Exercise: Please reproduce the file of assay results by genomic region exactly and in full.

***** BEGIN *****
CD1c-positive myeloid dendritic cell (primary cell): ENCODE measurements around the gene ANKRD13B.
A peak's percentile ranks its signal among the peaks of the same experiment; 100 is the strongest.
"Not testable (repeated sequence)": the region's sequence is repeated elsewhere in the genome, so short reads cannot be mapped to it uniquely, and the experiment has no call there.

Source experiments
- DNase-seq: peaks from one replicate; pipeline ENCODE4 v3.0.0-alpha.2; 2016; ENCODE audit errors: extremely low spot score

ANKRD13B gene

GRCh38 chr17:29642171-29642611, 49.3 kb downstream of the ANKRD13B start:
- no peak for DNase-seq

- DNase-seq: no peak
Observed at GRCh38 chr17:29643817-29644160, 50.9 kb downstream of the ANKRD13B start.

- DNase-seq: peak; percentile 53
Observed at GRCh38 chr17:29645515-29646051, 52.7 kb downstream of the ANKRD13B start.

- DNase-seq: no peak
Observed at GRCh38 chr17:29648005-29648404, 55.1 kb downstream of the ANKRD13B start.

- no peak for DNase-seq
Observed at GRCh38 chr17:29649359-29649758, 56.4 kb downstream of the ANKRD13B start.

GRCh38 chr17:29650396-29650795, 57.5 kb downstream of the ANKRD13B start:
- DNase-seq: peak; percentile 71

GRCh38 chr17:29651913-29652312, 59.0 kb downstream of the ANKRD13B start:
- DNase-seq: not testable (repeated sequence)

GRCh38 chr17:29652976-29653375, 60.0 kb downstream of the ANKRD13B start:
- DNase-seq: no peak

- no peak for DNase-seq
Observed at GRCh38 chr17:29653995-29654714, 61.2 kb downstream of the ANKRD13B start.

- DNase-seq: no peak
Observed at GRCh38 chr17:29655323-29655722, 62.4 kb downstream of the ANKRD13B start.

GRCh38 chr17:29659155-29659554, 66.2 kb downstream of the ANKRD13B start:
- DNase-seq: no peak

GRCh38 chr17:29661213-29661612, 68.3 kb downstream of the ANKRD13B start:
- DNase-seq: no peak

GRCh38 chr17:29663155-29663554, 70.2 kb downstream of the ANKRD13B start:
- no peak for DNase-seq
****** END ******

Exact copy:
CD1c-positive myeloid dendritic cell (primary cell): ENCODE measurements around the gene ANKRD13B.
A peak's percentile ranks its signal among the peaks of the same experiment; 100 is the strongest.
"Not testable (repeated sequence)": the region's sequence is repeated elsewhere in the genome, so short reads cannot be mapped to it uniquely, and the experiment has no call there.

Source experiments
- DNase-seq: peaks from one replicate; pipeline ENCODE4 v3.0.0-alpha.2; 2016; ENCODE audit errors: extremely low spot score

ANKRD13B gene

GRCh38 chr17:29642171-29642611, 49.3 kb downstream of the ANKRD13B start:
- no peak for DNase-seq

- DNase-seq: no peak
Observed at GRCh38 chr17:29643817-29644160, 50.9 kb downstream of the ANKRD13B start.

- DNase-seq: peak; percentile 53
Observed at GRCh38 chr17:29645515-29646051, 52.7 kb downstream of the ANKRD13B start.

- DNase-seq: no peak
Observed at GRCh38 chr17:29648005-29648404, 55.1 kb downstream of the ANKRD13B start.

- no peak for DNase-seq
Observed at GRCh38 chr17:29649359-29649758, 56.4 kb downstream of the ANKRD13B start.

GRCh38 chr17:29650396-29650795, 57.5 kb downstream of the ANKRD13B start:
- DNase-seq: peak; percentile 71

GRCh38 chr17:29651913-29652312, 59.0 kb downstream of the ANKRD13B start:
- DNase-seq: not testable (repeated sequence)

GRCh38 chr17:29652976-29653375, 60.0 kb downstream of the ANKRD13B start:
- DNase-seq: no peak

- no peak for DNase-seq
Observed at GRCh38 chr17:29653995-29654714, 61.2 kb downstream of the ANKRD13B start.

- DNase-seq: no peak
Observed at GRCh38 chr17:29655323-29655722, 62.4 kb downstream of the ANKRD13B start.

GRCh38 chr17:29659155-29659554, 66.2 kb downstream of the ANKRD13B start:
- DNase-seq: no peak

GRCh38 chr17:29661213-29661612, 68.3 kb downstream of the ANKRD13B start:
- DNase-seq: no peak

GRCh38 chr17:29663155-29663554, 70.2 kb downstream of the ANKRD13B start:
- no peak for DNase-seq